Shakespeare and War: a reflection on instances of dramatic production, appropriation, and celebration


  • Catherine Alexander University of Birmingham
  • Catherine Alexander University of Birmingham



Shakespeare, war, theatre, Henry V


This article draws on a range of literary, theatre, and printed news sources in order to explore the portrayal of Shakespeare and some of his plays in relation to war. This exploration is timely, given the anniversary of the playwright’s birth and of the start of the First World War. Particular attention is given to the society of Elizabethan England, to nineteenth and twentieth century theatre and film productions of Henry V, and other events during the early years of the 1914-1918 war, revealing the many diverse ways in which the man and his work has been appropriated.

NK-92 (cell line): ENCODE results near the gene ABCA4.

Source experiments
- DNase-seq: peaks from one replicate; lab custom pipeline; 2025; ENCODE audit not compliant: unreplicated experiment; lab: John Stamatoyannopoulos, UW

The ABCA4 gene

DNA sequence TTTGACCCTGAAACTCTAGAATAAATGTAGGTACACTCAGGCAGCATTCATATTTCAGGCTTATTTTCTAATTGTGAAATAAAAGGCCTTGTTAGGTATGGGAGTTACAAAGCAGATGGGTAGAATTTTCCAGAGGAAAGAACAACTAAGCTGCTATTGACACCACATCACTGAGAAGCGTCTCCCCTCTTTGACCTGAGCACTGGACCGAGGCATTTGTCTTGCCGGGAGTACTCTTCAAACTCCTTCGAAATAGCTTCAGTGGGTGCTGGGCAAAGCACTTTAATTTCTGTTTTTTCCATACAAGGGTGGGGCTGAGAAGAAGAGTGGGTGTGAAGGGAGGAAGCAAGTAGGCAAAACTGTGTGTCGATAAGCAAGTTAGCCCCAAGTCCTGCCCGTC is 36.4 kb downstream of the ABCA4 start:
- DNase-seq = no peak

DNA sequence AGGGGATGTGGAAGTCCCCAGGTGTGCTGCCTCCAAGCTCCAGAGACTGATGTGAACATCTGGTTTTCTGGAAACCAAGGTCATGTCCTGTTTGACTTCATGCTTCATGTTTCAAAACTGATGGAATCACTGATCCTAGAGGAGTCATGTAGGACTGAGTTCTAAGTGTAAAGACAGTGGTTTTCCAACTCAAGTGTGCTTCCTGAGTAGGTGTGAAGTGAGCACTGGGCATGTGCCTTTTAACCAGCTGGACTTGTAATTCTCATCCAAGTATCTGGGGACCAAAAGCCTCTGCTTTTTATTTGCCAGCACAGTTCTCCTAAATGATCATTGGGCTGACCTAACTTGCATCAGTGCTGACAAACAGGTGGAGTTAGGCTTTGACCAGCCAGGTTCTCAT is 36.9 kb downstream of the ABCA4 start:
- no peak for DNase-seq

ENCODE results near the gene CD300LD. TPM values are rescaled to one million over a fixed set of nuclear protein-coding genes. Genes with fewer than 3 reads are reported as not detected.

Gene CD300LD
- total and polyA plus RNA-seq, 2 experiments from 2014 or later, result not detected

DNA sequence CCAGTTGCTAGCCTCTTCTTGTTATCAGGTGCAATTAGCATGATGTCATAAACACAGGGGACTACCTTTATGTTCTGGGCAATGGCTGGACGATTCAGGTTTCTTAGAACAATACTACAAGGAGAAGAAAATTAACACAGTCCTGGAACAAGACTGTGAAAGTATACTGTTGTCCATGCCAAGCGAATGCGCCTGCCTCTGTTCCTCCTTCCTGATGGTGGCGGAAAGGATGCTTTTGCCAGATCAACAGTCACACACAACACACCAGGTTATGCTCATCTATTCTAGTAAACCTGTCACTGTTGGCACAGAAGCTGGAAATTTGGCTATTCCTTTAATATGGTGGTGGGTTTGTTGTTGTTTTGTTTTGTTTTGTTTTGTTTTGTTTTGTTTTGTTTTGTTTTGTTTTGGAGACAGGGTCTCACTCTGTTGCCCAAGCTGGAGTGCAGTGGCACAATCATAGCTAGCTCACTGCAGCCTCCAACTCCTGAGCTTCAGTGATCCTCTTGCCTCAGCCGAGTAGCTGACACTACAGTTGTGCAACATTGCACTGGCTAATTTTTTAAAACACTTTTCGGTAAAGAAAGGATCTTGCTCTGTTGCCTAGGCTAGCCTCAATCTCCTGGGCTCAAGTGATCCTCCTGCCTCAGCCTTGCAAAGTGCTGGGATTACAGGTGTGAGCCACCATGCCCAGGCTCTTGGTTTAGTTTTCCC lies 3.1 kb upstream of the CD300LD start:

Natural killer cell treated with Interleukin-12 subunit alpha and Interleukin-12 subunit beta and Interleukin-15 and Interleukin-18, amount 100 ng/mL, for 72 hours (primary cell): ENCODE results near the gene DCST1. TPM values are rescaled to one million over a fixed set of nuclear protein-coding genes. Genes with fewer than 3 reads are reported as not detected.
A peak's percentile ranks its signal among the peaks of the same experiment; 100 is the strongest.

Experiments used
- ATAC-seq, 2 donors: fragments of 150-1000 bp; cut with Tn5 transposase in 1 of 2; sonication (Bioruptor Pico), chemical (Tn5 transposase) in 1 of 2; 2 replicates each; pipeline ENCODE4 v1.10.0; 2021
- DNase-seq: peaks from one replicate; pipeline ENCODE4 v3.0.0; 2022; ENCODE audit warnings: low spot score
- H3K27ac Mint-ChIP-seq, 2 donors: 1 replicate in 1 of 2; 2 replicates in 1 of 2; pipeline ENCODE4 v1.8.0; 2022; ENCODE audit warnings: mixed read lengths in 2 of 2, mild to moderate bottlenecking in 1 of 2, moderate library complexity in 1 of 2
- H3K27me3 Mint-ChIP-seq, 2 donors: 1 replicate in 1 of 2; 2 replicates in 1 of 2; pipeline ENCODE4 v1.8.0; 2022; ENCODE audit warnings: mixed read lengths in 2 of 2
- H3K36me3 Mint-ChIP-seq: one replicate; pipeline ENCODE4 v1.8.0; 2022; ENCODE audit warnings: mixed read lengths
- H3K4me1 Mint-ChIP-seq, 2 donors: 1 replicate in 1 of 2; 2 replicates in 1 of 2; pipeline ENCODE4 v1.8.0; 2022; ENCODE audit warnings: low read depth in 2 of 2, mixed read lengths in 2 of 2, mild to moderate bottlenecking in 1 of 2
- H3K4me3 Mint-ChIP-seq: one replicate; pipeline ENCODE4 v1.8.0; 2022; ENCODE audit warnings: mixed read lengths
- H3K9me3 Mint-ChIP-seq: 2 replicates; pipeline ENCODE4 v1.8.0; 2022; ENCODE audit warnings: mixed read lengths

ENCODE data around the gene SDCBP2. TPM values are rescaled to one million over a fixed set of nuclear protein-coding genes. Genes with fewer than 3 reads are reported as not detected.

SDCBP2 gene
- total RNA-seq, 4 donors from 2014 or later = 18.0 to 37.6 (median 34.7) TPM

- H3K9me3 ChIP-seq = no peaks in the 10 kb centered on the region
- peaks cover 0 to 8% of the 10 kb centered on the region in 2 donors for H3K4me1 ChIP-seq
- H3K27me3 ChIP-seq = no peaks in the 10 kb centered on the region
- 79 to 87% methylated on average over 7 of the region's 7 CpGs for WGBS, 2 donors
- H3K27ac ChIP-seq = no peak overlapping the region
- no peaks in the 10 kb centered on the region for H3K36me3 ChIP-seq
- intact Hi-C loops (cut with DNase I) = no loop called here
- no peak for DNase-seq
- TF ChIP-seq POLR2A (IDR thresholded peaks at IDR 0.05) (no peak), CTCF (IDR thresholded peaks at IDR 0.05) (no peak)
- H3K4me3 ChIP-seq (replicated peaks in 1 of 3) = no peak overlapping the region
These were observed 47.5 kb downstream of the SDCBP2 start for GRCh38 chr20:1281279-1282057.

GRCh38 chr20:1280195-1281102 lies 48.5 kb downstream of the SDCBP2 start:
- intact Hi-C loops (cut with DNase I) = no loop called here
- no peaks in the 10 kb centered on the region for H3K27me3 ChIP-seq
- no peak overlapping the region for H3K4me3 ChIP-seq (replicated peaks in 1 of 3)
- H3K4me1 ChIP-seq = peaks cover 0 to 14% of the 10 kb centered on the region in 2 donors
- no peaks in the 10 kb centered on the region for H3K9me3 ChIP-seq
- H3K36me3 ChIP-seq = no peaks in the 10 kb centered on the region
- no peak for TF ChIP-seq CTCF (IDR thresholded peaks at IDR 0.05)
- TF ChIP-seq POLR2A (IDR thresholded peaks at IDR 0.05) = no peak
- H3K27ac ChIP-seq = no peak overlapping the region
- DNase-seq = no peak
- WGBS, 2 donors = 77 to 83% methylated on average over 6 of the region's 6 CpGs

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Author Biography

Catherine Alexander, University of Birmingham

Until her retirement at the end of 2010, Catherine Alexander was a Fellow of the Shakespeare Institute, University of Birmingham, where she was responsible for two postgraduate programmes: MA Shakespeare and Theatre and MA Shakespeare and Education. She is now an Honorary Research Fellow at the Institute and continues to supervise doctaral students.


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Issue 2 Themed Section: Sidelights on Shakespeare